polyj [-r <source root>] [-c <classfile dest>] [-t <translation dest>] [-I <instantiation package>] [-classpath <classpath>] [-sync] [-force] [-gOvV] <source file> ...
polyj is a compiler for the PolyJ language, an extension to the Java language that supports parametric polymorphism. For more information about PolyJ, see http://www.pmg.lcs.mit.edu/polyj.
The PolyJ language includes support for generic programming in the
form of parameterized types. Like some other proposals
for adding genericity to Java, PolyJ provides constrained
parametric polymorphism. Unlike some, it uses the
signature constraints called where clauses, which
provide more flexibility when composing a program. It
also allows basic types like "int" to be used as parameter types.
Unlike some other systems, PolyJ treats instantiation types as
first-class types that may be used wherever a
type may be used -- particularly, in run-time casts and
The PolyJ compiler may be used to compile both ordinary Java classes (with the extension ".java") and PolyJ classes (with the extension ".pj"). Classes from both languages can easily be combined to form a program. This works because polyj is really a source-to-source translator; it translates PolyJ source files into Java programs, then invokes a Java compiler of your choice.
-r <source root>
Specify the root of the project. When the compiler needs to search for source files, it looks not only under all the directories in the class path, but also under the source root. For example, if a source file imported a class
foo.bar, and no class file could be found for that class, the compiler would look first for
The source root defaults to the current working directory.
-c <classfile dest>
Specify the root destination for all Java class files. Class files are placed in subdirectories of this directory, corresponding to their packages. For example, if a source file defines a class named
barin a package named
foo, the generated file will be placed in
The classfile destination root defaults to
-t <translation dest>
Specify the root destination for all intermediate Java code. As the compiler translates PolyJ source into Java files, it places the Java code in a subdirectory of
<translation dest>, corresponding to their packages. For example, if a source file defines a class named
barin a package named
foo, the translated file will be placed in
The translation destination root defaults to
-I <instantiation package>
As the PolyJ compiler translates PolyJ into standard Java, it generates an "instantiation class" for every fully instantiated parameterized type. In order to avoid namespace conflicts, and to avoid complicating the class-loader's security, these classes are all placed in a separate "instantiation package". For example, if the specified instantiation package is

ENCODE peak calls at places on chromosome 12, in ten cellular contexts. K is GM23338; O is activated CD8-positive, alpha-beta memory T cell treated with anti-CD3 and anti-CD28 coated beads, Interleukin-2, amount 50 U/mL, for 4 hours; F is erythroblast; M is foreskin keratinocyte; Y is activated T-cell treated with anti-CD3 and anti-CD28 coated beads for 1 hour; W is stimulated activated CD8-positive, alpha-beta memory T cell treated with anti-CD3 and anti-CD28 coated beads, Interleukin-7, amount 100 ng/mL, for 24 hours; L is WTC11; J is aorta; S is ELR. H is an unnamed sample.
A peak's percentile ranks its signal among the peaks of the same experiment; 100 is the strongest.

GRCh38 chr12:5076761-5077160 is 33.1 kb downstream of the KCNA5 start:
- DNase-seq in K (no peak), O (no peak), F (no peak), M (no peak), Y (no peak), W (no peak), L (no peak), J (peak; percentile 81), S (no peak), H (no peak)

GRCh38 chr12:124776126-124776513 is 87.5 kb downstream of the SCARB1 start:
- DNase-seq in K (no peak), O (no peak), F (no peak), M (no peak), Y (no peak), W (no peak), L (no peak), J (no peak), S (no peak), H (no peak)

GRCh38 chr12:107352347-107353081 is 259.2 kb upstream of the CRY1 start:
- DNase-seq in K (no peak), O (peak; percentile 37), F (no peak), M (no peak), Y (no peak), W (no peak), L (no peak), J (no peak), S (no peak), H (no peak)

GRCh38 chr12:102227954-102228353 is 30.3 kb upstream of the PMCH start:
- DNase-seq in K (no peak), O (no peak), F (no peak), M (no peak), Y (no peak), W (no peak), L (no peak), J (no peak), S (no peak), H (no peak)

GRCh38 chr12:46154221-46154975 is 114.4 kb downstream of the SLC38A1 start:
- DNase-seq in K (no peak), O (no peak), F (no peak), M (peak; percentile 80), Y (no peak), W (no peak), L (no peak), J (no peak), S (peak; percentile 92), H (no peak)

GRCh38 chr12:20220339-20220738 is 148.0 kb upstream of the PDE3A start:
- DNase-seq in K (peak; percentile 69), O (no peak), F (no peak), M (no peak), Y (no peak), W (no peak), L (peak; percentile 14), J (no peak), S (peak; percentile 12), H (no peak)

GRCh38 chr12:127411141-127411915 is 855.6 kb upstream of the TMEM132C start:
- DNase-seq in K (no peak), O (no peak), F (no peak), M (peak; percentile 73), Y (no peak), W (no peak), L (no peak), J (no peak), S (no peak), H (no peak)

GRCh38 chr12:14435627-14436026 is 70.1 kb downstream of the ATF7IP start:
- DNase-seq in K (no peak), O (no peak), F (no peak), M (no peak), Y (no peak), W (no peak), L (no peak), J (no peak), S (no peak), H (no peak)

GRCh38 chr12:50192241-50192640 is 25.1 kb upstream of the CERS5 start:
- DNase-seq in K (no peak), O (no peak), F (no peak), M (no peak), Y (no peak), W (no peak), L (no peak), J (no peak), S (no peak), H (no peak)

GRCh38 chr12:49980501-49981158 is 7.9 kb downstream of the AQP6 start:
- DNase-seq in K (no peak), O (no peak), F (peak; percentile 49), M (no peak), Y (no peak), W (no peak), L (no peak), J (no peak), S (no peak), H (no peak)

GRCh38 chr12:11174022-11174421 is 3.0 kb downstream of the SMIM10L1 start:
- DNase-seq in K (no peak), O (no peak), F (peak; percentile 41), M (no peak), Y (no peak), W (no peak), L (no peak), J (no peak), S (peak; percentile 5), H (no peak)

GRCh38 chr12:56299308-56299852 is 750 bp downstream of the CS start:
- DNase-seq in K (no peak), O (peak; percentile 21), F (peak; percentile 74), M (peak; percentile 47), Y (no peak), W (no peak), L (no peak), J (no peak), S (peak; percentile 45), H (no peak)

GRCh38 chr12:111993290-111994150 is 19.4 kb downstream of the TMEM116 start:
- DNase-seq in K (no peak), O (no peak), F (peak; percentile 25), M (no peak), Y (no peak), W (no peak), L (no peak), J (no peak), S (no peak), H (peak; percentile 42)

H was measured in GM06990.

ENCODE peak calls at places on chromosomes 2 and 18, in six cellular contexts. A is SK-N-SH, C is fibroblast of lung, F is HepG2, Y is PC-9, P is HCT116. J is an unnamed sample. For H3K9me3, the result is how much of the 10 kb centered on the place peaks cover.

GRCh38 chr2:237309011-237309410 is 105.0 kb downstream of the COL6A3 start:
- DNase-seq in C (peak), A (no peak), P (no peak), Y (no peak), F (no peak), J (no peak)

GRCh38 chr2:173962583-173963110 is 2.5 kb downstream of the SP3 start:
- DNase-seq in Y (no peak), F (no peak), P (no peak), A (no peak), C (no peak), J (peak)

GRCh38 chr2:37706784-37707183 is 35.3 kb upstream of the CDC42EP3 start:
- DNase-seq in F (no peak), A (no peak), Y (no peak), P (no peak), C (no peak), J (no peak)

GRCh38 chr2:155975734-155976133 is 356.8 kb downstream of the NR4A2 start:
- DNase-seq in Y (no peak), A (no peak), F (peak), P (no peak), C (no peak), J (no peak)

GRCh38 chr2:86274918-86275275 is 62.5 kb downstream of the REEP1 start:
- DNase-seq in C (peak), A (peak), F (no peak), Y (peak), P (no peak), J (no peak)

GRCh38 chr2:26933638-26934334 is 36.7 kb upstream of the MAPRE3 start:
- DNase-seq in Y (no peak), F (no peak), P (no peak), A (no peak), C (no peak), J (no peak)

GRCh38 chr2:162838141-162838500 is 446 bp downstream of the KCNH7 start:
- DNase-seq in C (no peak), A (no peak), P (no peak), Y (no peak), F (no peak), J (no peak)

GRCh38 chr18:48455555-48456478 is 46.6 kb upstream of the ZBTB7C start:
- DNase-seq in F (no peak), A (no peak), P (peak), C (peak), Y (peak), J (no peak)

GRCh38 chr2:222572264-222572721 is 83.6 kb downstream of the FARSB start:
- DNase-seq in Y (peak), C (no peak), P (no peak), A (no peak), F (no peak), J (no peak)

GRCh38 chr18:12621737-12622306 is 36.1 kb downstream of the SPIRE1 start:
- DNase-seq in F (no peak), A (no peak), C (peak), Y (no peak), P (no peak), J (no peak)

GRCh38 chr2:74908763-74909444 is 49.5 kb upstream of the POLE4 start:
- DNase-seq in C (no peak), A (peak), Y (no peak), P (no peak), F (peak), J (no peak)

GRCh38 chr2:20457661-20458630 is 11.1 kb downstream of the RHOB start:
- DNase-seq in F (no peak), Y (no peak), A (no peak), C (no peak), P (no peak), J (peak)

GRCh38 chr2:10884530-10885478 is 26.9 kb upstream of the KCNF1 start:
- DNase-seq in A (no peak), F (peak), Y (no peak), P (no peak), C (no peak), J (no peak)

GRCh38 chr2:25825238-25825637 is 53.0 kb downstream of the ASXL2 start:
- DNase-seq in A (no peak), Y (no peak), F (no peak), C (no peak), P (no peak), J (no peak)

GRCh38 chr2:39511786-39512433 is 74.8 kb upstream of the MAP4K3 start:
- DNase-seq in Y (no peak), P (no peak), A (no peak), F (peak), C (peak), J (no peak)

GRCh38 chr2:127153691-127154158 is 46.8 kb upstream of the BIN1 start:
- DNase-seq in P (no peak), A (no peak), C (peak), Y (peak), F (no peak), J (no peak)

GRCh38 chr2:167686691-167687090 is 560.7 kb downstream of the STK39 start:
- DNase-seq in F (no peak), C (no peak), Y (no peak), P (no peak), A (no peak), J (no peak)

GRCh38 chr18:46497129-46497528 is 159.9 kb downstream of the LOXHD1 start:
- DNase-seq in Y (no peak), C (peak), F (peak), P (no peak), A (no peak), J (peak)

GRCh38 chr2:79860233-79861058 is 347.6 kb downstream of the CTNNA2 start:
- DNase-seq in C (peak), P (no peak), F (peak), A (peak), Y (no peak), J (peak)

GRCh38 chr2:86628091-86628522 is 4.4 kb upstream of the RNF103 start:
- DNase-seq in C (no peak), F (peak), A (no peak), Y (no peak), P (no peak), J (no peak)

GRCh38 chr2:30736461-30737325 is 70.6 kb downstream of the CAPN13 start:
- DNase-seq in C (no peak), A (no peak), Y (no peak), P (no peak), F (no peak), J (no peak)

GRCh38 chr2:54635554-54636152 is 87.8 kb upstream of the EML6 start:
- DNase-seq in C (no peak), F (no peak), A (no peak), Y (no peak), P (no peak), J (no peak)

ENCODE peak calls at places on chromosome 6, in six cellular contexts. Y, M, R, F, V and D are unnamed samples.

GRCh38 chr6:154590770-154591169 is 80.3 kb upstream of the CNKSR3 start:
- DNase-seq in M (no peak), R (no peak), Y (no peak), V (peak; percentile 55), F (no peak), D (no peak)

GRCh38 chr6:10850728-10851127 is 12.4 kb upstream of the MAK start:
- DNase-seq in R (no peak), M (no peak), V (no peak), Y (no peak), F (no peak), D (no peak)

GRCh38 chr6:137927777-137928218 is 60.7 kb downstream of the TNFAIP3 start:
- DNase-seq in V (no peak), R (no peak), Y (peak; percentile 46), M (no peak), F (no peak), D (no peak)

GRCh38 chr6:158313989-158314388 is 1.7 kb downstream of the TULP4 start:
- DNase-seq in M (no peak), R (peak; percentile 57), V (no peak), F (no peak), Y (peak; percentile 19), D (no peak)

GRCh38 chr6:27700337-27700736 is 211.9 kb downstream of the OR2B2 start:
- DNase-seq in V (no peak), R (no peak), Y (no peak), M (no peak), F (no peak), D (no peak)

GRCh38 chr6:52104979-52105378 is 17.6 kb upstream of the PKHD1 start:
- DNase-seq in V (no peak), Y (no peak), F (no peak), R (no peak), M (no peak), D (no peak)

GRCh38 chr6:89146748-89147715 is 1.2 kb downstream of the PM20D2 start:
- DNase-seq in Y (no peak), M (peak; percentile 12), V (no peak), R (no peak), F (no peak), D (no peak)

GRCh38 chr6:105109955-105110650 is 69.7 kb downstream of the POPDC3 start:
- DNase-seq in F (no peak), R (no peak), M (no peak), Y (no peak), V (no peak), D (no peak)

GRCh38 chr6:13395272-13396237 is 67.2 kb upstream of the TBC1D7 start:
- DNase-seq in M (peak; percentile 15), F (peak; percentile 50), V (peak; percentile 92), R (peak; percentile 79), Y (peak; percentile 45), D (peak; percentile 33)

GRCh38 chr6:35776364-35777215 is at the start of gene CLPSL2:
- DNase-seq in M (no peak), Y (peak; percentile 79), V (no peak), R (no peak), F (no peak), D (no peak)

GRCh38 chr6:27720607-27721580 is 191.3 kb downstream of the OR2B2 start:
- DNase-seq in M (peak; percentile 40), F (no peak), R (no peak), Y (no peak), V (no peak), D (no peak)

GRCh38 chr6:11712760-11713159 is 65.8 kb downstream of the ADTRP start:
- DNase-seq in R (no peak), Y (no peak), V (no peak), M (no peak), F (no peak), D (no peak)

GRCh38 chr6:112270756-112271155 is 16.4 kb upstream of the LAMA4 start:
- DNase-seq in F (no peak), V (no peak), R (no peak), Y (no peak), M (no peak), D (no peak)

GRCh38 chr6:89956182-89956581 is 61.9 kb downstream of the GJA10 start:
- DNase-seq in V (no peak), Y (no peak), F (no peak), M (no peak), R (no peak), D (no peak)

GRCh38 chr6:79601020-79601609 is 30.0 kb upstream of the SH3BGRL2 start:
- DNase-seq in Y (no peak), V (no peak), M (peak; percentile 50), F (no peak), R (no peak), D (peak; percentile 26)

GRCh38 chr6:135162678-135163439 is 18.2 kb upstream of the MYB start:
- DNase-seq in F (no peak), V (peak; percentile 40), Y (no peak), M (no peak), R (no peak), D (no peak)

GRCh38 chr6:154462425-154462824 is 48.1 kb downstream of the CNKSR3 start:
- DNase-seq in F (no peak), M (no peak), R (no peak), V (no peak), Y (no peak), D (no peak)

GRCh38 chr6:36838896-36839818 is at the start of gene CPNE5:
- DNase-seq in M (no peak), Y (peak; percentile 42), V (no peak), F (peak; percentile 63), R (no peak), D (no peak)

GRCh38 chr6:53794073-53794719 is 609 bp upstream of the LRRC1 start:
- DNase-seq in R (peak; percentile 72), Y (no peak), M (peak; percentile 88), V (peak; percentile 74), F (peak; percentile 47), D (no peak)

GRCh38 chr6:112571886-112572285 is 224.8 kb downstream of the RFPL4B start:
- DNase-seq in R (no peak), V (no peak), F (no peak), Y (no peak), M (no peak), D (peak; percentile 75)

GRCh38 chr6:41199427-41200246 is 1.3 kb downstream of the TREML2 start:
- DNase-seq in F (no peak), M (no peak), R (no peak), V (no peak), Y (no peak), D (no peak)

myPackage.Instantiations, then PolyJ will place its instantiation classes in
The instantiation package defaults to
Specifies a colon-separated class path for PolyJ to search for class files. For example, if this switch receives the classpath
~/myClasses:/usr/share/classes, and the compiler finds a reference to a class
foo.bar, then it will search for that class in the following locations, in order:
Requests that, in addition to compiling the files specified on the command line, the compiler also regenerates all out-of-date instantiation classes.
Ordinarily, the compiler does not generate instantiation classes which are not out-of-date. The "-force" option specifies that the compiler should always generate instantiation classes, whether they are out-of-date or not.
Specifies that the compiler should pass the "-g", or "debug" switch to the Java compiler.
Specifies that the compiler should pass the "-O", or "optimize" switch to the Java compiler.
Specifies that the compiler should provide a verbose description of the operations it performs.
Specifies the source root. This environmental variable is overridden by the "-r" option.
Specifies where generated ".class" files should be placed. This environment variable is overridden by the "-c" option.
Specifies where generated ".java" files should be placed. This environment variable is overridden by the "-t" option.
Specifies a colon-separated list of directories to search for class files. This environment variable is overridden by the "-classpath" option.
Specifies the name of a Java compiler to use. Whichever compiler is used should be compatible in its command-line options with Sun's javac(1).
This environment variable defaults to "javac".
Specifies that name of the instantiation package, into which gen erated instantiation classes are placed. This environment variable is overridden by the "-I" option.
The current implementation also lacks several elements of Java 1.1; see the full documentation for details. In particular, inner classes are not supported.
See the postscript documentation for more known deficiencies.
The PolyJ web page.
Nicholas Mathewson, Andrew C. Myers, Barbara Liskov
The PolyJ compiler is based largely on release 0.3.1 of David Engberg's guavac compiler. See guavac/THANKS for contributors to guavac. See guavac/RELEASE for a list of distribution sites.